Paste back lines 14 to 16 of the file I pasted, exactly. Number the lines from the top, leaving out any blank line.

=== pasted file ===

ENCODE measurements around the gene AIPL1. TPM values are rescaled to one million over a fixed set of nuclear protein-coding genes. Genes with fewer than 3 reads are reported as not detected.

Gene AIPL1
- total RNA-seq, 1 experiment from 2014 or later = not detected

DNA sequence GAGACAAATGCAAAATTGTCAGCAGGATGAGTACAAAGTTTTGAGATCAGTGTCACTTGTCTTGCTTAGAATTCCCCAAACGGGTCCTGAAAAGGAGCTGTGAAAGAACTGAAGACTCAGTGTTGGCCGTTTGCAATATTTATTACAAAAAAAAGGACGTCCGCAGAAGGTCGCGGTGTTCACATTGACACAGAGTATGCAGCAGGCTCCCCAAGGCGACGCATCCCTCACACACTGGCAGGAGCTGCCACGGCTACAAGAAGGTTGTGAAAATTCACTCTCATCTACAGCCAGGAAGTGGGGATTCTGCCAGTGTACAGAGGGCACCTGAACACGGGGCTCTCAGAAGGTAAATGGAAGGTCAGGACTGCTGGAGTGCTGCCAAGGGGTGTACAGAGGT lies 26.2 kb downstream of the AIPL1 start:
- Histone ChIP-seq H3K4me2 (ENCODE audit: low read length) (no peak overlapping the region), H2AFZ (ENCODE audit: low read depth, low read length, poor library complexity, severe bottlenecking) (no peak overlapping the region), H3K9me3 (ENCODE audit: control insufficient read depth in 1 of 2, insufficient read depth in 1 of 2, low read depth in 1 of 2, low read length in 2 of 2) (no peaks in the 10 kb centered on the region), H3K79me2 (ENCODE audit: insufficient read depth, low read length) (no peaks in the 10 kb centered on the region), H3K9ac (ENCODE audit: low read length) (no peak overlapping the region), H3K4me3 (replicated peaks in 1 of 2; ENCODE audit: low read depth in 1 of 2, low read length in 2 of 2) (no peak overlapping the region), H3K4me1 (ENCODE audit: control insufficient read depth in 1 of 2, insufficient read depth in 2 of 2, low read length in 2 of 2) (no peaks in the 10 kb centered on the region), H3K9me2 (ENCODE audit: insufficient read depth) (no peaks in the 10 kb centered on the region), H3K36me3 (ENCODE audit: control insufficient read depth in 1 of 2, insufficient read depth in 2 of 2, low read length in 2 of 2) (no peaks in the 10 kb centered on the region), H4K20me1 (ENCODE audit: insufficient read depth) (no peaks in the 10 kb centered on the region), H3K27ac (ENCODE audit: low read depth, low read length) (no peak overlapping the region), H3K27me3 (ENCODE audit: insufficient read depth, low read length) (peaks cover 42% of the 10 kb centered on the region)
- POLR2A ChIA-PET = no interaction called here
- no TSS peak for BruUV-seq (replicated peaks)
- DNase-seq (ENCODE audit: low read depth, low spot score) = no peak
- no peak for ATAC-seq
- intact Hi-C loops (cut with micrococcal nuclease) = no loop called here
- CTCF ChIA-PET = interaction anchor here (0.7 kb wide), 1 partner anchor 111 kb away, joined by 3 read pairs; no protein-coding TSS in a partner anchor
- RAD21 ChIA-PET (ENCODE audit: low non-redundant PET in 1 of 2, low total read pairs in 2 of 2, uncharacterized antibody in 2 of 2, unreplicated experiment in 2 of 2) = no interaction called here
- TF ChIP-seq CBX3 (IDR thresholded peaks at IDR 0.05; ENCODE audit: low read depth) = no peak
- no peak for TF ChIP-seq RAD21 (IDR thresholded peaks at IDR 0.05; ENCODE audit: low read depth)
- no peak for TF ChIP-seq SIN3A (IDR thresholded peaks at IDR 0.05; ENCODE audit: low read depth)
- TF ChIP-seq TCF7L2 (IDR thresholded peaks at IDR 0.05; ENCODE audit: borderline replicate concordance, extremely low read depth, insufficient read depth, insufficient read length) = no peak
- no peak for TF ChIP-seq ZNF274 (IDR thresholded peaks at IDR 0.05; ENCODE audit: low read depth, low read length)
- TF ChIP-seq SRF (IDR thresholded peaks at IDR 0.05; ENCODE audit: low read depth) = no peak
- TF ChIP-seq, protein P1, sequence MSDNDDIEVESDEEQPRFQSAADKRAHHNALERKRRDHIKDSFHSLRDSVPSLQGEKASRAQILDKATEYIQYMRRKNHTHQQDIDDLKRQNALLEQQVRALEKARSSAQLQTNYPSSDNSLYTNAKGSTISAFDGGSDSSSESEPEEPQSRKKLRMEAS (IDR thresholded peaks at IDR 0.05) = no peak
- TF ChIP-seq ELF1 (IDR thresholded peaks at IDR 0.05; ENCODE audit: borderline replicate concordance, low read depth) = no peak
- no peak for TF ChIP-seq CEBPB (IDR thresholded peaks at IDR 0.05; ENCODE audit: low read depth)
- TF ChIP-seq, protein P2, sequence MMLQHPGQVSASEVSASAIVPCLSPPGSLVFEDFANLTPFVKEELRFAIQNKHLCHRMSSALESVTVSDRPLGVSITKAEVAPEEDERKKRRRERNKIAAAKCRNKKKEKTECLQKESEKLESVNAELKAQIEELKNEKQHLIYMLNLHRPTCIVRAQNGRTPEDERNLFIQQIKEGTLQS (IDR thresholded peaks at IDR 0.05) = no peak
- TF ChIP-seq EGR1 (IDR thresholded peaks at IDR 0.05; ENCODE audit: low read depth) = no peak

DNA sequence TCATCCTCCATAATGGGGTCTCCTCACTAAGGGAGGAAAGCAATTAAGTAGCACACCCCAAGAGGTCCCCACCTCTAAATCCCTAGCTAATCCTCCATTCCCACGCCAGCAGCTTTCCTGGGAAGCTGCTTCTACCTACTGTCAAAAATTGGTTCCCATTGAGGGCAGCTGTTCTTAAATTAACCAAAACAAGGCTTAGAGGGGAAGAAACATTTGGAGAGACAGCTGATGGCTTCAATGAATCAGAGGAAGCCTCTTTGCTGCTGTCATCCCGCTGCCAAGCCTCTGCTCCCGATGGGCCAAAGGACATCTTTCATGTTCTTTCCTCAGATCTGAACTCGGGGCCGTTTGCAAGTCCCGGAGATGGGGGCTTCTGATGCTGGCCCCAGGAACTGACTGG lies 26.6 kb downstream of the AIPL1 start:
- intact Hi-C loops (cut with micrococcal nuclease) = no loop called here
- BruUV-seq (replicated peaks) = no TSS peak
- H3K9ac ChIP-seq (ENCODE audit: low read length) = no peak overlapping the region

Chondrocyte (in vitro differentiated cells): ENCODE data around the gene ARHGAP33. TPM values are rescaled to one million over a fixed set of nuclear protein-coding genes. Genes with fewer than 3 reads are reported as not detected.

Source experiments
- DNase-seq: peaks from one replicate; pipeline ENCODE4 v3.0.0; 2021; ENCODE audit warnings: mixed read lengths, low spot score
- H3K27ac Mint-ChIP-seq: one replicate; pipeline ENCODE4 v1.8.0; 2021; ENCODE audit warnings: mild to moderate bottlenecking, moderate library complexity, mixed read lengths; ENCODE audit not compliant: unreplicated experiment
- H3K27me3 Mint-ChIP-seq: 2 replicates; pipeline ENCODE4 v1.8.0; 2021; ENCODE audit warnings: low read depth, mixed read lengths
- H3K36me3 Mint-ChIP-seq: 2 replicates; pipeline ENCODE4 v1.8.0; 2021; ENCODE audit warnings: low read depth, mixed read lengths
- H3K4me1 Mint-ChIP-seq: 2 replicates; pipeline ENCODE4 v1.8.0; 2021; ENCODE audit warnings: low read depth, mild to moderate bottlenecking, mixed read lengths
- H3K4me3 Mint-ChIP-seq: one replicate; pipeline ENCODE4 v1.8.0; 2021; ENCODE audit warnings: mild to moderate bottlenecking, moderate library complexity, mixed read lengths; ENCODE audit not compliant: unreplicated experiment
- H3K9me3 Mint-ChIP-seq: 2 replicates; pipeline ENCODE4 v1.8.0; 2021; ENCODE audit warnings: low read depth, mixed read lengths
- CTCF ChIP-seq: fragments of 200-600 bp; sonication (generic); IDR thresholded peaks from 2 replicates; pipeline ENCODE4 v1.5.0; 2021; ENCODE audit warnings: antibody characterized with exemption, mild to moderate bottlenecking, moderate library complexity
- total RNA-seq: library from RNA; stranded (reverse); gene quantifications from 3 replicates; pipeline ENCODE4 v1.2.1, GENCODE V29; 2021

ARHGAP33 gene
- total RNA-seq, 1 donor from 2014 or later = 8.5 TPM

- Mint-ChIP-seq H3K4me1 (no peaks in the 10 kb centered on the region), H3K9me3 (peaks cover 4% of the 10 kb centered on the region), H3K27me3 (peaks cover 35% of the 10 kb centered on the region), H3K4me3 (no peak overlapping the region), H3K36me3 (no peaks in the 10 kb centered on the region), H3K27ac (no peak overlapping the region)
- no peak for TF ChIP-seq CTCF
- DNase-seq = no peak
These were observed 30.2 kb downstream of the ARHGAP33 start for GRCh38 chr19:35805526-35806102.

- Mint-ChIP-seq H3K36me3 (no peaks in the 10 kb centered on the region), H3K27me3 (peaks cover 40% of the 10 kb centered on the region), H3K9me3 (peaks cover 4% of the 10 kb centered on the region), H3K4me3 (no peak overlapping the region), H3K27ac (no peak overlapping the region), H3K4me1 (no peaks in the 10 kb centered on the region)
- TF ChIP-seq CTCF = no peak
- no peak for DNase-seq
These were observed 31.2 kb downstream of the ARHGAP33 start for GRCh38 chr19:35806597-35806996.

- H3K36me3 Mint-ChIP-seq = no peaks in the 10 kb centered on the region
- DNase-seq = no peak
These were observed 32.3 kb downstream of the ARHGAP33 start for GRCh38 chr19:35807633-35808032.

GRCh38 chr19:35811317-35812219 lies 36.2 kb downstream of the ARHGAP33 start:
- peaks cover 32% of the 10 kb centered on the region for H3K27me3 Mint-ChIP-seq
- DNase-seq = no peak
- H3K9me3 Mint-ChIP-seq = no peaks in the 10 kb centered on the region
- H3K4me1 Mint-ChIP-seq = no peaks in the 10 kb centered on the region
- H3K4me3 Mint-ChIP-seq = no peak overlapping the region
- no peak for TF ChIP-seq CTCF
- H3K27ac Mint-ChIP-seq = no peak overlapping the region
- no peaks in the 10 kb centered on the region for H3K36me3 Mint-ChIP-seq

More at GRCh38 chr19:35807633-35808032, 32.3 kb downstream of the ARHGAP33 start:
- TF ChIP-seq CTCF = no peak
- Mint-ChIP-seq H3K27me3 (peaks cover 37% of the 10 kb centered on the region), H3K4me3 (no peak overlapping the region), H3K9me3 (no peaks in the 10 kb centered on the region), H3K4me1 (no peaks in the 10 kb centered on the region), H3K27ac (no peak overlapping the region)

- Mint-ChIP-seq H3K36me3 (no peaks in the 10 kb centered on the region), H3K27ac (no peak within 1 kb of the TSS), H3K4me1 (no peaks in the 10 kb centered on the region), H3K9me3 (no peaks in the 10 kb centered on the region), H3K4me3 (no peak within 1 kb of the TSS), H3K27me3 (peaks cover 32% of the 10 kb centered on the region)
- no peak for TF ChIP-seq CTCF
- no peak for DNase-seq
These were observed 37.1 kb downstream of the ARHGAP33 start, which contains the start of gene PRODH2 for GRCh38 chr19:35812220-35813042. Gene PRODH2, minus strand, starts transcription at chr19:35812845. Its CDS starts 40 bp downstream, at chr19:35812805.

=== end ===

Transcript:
- no peak for TF ChIP-seq RAD21 (IDR thresholded peaks at IDR 0.05; ENCODE audit: low read depth)
- no peak for TF ChIP-seq SIN3A (IDR thresholded peaks at IDR 0.05; ENCODE audit: low read depth)
- TF ChIP-seq TCF7L2 (IDR thresholded peaks at IDR 0.05; ENCODE audit: borderline replicate concordance, extremely low read depth, insufficient read depth, insufficient read length) = no peak